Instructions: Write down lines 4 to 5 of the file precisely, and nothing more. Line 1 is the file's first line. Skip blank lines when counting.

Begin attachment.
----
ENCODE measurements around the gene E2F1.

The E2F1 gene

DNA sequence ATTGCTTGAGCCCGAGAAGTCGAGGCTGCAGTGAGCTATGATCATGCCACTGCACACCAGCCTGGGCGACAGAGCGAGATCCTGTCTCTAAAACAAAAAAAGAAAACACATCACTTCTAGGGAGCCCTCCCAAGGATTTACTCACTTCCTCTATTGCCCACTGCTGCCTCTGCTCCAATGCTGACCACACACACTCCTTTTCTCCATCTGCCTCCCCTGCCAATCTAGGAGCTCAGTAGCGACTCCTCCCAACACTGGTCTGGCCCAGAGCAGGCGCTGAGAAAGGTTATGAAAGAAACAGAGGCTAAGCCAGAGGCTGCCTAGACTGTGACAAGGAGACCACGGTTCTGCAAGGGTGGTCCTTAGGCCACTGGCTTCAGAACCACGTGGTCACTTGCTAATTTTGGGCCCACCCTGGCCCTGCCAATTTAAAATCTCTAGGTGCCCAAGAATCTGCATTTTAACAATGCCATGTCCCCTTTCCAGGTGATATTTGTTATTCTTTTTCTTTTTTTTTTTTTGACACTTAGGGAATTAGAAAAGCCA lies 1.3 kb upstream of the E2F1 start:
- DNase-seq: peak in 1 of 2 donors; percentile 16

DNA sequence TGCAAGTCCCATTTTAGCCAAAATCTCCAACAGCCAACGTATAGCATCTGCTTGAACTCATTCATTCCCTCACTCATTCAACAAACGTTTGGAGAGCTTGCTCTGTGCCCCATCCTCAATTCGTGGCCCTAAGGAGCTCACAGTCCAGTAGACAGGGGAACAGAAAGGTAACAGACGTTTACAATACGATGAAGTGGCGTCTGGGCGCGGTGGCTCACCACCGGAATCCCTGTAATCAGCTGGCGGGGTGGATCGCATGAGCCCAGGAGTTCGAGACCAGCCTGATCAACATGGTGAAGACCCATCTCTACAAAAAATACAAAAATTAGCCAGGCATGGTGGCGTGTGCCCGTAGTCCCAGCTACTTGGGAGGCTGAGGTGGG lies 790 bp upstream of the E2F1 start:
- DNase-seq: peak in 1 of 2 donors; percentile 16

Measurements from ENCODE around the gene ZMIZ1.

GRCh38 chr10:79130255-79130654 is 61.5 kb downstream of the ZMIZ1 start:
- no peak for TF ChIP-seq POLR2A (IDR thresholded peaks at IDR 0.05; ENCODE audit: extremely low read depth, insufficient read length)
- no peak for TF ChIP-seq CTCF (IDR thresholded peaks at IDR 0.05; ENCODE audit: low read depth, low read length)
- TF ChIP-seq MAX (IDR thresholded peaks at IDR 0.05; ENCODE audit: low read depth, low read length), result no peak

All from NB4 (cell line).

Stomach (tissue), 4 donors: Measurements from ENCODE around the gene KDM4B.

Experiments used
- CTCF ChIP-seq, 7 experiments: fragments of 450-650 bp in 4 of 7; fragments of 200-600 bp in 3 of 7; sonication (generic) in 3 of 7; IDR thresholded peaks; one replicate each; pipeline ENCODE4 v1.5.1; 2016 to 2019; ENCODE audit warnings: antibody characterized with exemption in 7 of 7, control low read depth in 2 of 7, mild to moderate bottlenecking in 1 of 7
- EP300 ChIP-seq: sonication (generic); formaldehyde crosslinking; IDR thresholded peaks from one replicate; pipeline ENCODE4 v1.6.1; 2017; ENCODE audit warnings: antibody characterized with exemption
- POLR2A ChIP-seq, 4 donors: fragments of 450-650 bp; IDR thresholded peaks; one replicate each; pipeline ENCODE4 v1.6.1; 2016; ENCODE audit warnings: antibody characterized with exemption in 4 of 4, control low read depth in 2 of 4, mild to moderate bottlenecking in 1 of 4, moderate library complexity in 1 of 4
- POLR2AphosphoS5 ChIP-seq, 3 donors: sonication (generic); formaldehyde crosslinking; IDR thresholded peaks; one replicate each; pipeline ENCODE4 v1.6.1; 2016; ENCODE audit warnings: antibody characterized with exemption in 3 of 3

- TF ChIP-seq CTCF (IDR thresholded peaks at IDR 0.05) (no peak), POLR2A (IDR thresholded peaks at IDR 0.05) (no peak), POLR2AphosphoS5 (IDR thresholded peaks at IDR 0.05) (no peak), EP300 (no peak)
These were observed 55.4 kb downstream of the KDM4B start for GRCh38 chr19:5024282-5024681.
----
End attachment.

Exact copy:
- DNase-seq: peak in 1 of 2 donors; percentile 16

DNA sequence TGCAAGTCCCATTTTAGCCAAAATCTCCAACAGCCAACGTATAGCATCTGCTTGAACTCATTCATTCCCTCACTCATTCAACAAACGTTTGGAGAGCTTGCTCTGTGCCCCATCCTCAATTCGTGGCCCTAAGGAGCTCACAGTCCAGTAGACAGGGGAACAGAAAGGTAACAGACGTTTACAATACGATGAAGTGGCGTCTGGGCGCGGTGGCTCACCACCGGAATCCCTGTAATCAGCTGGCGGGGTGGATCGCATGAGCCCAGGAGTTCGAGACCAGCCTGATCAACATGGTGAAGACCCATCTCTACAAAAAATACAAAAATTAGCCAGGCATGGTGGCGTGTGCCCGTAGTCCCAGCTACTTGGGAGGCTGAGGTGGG lies 790 bp upstream of the E2F1 start: